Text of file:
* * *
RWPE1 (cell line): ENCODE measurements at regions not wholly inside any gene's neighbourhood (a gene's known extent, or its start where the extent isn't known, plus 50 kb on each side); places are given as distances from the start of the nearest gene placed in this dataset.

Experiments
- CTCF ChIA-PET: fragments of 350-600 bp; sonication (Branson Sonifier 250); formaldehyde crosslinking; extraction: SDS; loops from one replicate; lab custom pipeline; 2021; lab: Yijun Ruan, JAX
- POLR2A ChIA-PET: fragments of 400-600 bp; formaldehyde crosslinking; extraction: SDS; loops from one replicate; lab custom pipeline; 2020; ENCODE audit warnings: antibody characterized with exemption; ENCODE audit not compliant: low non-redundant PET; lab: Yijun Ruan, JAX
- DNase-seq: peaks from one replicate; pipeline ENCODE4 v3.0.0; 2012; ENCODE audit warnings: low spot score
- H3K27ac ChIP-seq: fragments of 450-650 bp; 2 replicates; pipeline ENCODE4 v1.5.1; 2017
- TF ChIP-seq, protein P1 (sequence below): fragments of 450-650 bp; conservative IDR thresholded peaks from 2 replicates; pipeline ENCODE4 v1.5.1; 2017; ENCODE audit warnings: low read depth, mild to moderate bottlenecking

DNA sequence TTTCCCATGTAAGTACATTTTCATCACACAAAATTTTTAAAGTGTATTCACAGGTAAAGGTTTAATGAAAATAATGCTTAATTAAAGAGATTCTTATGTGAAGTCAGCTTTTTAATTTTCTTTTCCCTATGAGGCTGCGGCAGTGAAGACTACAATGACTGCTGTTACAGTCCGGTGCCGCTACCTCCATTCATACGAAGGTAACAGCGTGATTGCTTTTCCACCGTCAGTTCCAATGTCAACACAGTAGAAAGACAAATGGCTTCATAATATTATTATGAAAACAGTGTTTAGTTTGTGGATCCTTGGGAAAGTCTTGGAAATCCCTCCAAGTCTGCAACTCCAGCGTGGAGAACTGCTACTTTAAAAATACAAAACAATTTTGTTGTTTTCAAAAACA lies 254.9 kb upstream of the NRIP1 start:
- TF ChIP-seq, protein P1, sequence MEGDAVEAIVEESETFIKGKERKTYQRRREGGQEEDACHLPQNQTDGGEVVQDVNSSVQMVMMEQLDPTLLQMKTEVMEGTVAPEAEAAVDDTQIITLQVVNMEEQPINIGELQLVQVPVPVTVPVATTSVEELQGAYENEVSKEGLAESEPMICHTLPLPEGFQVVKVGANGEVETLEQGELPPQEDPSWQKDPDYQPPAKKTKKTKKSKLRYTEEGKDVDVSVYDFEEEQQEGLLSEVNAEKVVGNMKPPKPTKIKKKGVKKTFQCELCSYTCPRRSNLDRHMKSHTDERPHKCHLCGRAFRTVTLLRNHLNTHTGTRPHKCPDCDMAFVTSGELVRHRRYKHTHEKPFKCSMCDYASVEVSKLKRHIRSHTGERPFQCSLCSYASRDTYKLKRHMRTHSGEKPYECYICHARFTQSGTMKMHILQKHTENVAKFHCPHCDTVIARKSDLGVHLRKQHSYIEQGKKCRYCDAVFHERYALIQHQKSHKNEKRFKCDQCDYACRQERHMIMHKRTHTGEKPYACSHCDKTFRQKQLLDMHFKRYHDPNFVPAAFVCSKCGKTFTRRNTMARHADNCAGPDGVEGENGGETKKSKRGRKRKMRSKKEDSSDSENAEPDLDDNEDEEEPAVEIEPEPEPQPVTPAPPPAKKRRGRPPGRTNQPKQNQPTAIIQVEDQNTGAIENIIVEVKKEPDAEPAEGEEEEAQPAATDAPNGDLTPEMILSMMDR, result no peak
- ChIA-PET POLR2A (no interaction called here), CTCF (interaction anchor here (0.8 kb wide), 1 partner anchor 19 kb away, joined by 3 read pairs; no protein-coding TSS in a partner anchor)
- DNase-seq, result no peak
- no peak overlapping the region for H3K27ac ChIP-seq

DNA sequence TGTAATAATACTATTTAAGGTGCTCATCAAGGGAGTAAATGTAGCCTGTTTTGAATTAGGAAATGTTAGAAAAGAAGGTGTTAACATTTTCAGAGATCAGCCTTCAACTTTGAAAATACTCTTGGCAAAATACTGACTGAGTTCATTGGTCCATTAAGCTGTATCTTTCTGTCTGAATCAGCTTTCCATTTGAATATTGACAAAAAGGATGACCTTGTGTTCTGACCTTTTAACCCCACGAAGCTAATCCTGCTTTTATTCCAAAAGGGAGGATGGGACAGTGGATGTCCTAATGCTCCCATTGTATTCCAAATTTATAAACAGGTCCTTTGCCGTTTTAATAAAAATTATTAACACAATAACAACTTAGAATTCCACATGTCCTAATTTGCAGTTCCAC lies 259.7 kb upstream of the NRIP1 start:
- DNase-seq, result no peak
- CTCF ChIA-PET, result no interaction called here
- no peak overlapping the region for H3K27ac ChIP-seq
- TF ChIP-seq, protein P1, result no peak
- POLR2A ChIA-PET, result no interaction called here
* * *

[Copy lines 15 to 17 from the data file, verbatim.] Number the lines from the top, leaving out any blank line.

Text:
- CTCF ChIA-PET, result no interaction called here
- no peak overlapping the region for H3K27ac ChIP-seq
- TF ChIP-seq, protein P1, result no peak